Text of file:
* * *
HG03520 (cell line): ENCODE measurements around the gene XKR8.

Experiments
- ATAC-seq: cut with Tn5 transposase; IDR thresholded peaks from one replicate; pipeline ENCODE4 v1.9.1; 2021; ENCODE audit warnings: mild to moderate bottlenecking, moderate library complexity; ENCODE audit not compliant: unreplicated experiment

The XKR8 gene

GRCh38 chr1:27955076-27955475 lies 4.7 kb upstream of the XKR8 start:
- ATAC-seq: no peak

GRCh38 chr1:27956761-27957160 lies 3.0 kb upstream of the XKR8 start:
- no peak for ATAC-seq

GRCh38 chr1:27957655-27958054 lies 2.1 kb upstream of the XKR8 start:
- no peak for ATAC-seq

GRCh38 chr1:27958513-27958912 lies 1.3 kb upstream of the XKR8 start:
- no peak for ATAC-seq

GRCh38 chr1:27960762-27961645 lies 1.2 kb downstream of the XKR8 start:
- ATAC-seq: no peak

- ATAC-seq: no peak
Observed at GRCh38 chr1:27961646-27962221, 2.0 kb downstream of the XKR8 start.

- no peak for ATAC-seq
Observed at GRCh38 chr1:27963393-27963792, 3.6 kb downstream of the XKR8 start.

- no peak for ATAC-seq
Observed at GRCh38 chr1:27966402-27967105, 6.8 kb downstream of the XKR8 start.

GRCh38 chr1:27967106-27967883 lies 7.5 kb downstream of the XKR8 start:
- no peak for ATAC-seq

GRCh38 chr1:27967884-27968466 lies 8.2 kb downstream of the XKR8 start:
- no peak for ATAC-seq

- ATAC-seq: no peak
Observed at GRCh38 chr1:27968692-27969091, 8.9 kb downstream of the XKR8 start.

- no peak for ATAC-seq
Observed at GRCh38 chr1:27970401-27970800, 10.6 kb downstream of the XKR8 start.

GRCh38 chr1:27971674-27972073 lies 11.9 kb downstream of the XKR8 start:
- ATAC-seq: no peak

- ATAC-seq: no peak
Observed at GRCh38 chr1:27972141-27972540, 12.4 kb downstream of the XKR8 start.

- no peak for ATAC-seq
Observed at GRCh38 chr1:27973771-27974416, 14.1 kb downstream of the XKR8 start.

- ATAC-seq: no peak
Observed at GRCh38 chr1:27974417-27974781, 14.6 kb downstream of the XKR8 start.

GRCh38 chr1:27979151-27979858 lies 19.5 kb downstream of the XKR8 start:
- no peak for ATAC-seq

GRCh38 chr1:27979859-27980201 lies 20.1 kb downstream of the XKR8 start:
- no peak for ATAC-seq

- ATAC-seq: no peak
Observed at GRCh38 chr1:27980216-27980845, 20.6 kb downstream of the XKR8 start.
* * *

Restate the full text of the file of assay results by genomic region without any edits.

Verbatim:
HG03520 (cell line): ENCODE measurements around the gene XKR8.

Experiments
- ATAC-seq: cut with Tn5 transposase; IDR thresholded peaks from one replicate; pipeline ENCODE4 v1.9.1; 2021; ENCODE audit warnings: mild to moderate bottlenecking, moderate library complexity; ENCODE audit not compliant: unreplicated experiment

The XKR8 gene

GRCh38 chr1:27955076-27955475 lies 4.7 kb upstream of the XKR8 start:
- ATAC-seq: no peak

GRCh38 chr1:27956761-27957160 lies 3.0 kb upstream of the XKR8 start:
- no peak for ATAC-seq

GRCh38 chr1:27957655-27958054 lies 2.1 kb upstream of the XKR8 start:
- no peak for ATAC-seq

GRCh38 chr1:27958513-27958912 lies 1.3 kb upstream of the XKR8 start:
- no peak for ATAC-seq

GRCh38 chr1:27960762-27961645 lies 1.2 kb downstream of the XKR8 start:
- ATAC-seq: no peak

- ATAC-seq: no peak
Observed at GRCh38 chr1:27961646-27962221, 2.0 kb downstream of the XKR8 start.

- no peak for ATAC-seq
Observed at GRCh38 chr1:27963393-27963792, 3.6 kb downstream of the XKR8 start.

- no peak for ATAC-seq
Observed at GRCh38 chr1:27966402-27967105, 6.8 kb downstream of the XKR8 start.

GRCh38 chr1:27967106-27967883 lies 7.5 kb downstream of the XKR8 start:
- no peak for ATAC-seq

GRCh38 chr1:27967884-27968466 lies 8.2 kb downstream of the XKR8 start:
- no peak for ATAC-seq

- ATAC-seq: no peak
Observed at GRCh38 chr1:27968692-27969091, 8.9 kb downstream of the XKR8 start.

- no peak for ATAC-seq
Observed at GRCh38 chr1:27970401-27970800, 10.6 kb downstream of the XKR8 start.

GRCh38 chr1:27971674-27972073 lies 11.9 kb downstream of the XKR8 start:
- ATAC-seq: no peak

- ATAC-seq: no peak
Observed at GRCh38 chr1:27972141-27972540, 12.4 kb downstream of the XKR8 start.

- no peak for ATAC-seq
Observed at GRCh38 chr1:27973771-27974416, 14.1 kb downstream of the XKR8 start.

- ATAC-seq: no peak
Observed at GRCh38 chr1:27974417-27974781, 14.6 kb downstream of the XKR8 start.

GRCh38 chr1:27979151-27979858 lies 19.5 kb downstream of the XKR8 start:
- no peak for ATAC-seq

GRCh38 chr1:27979859-27980201 lies 20.1 kb downstream of the XKR8 start:
- no peak for ATAC-seq

- ATAC-seq: no peak
Observed at GRCh38 chr1:27980216-27980845, 20.6 kb downstream of the XKR8 start.